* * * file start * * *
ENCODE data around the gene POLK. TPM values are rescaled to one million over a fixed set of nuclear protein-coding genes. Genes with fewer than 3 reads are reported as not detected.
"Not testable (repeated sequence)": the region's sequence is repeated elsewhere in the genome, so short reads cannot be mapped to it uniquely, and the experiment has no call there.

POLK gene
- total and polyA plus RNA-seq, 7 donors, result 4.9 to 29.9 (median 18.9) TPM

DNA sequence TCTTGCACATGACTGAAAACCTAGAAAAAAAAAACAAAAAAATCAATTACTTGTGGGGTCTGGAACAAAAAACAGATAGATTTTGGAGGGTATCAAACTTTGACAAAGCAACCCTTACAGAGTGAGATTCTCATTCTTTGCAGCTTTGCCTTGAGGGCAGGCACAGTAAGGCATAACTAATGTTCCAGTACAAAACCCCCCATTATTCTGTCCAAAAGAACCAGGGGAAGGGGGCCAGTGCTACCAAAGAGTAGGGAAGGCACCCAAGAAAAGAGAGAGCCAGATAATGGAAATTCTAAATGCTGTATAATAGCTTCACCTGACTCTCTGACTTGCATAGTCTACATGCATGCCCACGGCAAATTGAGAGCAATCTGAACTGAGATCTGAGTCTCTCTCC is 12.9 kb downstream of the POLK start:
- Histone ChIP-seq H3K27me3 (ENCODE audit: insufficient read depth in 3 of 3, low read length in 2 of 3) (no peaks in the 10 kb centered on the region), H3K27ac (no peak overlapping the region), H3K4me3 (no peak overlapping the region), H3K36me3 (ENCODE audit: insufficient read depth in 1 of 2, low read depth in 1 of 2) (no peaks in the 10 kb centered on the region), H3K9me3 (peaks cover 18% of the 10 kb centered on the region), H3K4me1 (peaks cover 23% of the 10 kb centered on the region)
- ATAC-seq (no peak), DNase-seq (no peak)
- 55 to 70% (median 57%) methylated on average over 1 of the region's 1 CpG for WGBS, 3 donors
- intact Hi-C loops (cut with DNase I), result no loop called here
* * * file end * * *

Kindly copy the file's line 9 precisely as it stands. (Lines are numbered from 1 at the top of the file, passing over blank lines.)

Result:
- intact Hi-C loops (cut with DNase I), result no loop called here